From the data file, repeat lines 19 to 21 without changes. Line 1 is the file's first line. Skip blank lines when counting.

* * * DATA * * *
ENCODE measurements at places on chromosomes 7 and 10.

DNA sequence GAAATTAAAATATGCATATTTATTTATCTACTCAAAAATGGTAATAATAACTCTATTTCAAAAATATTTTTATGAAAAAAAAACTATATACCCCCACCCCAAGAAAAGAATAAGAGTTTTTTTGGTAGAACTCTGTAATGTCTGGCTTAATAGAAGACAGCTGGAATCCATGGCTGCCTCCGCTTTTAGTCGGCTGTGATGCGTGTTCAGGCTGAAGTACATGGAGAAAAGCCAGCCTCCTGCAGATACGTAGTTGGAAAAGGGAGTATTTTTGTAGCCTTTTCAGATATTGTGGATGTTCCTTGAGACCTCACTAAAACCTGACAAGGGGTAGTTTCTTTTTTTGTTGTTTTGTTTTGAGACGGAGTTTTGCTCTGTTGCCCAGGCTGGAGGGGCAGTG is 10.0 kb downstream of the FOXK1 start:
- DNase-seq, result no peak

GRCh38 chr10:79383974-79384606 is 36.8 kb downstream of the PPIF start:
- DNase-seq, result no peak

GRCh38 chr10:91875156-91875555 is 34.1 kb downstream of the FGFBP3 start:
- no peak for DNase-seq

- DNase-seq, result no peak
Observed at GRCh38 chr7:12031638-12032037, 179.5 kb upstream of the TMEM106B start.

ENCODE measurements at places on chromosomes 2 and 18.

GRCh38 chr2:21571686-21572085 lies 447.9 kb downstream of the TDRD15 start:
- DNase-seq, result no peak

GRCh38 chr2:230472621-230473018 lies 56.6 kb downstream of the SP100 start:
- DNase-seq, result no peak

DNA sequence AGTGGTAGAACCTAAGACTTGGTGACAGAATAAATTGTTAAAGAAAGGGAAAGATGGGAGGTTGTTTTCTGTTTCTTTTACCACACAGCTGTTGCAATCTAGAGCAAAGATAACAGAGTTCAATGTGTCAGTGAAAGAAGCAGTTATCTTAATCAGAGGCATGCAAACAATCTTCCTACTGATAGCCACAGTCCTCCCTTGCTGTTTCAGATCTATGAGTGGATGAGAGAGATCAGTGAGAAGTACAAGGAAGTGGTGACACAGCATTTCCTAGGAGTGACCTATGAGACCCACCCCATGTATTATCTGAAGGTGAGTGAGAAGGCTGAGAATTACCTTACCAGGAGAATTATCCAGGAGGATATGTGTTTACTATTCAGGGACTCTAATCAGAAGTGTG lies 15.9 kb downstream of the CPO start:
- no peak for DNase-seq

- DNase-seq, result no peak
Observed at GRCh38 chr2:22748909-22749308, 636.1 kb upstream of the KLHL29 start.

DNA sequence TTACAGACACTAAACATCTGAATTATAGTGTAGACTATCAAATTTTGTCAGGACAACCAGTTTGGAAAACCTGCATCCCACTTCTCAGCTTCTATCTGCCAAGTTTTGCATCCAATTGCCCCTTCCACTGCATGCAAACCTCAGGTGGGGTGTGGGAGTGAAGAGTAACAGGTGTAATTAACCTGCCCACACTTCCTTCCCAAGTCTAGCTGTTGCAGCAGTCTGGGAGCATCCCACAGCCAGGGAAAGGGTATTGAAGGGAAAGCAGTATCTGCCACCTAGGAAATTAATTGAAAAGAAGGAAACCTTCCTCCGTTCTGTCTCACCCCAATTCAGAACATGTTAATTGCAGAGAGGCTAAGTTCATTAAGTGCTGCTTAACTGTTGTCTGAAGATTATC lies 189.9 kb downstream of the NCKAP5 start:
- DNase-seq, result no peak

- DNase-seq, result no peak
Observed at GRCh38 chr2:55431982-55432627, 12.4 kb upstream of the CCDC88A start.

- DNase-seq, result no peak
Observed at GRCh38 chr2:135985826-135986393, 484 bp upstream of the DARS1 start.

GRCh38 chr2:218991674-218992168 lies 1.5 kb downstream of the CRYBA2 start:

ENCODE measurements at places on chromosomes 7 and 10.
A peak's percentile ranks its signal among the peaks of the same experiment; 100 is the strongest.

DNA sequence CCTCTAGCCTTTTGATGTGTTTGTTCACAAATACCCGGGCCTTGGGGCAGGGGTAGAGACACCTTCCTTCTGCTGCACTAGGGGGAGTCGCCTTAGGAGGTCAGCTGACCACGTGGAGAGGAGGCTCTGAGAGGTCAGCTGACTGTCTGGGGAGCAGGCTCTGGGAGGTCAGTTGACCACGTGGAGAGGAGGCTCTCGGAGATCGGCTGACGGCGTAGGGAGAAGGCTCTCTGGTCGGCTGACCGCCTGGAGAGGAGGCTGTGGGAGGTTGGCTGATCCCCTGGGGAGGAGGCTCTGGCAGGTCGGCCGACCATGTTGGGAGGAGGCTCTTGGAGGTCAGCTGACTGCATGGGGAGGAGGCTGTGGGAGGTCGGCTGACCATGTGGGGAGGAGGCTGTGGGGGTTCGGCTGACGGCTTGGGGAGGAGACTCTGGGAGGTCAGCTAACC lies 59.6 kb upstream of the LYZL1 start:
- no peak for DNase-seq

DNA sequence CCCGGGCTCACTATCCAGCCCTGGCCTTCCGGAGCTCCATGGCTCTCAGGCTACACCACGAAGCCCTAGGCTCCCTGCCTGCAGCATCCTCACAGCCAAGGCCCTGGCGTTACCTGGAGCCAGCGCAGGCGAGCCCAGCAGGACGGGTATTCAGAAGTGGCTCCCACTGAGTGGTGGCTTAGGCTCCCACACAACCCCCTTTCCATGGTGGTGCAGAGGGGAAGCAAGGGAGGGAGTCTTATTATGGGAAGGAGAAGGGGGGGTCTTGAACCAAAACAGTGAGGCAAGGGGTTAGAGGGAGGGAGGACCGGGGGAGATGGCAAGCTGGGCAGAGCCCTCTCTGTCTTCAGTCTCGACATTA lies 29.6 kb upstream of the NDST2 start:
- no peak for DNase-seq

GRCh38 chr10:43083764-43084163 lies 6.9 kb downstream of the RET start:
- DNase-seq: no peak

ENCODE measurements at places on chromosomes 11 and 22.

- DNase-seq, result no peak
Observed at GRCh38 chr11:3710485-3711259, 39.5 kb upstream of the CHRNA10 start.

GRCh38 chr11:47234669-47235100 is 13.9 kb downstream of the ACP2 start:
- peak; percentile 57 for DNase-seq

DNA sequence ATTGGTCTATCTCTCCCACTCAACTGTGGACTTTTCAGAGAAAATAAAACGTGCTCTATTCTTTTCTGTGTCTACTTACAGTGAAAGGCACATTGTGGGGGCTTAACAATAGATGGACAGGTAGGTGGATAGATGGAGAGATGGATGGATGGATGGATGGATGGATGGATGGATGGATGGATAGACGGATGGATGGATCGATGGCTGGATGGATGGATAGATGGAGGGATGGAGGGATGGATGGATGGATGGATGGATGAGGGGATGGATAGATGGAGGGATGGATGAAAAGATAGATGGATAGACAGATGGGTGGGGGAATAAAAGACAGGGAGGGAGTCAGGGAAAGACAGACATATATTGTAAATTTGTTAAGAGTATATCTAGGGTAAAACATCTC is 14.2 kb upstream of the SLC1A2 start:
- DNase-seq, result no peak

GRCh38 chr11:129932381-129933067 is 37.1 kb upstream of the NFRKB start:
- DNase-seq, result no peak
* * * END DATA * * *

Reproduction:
DNA sequence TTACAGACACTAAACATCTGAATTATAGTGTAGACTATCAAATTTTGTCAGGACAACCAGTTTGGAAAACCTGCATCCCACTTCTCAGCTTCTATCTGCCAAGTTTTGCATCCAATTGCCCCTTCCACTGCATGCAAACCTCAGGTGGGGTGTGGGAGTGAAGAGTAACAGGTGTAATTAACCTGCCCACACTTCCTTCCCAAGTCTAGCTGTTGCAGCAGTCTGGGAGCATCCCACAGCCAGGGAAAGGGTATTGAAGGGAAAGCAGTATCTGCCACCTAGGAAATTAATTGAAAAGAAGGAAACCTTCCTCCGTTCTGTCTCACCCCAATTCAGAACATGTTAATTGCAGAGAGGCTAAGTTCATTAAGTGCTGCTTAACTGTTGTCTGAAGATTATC lies 189.9 kb downstream of the NCKAP5 start:
- DNase-seq, result no peak

- DNase-seq, result no peak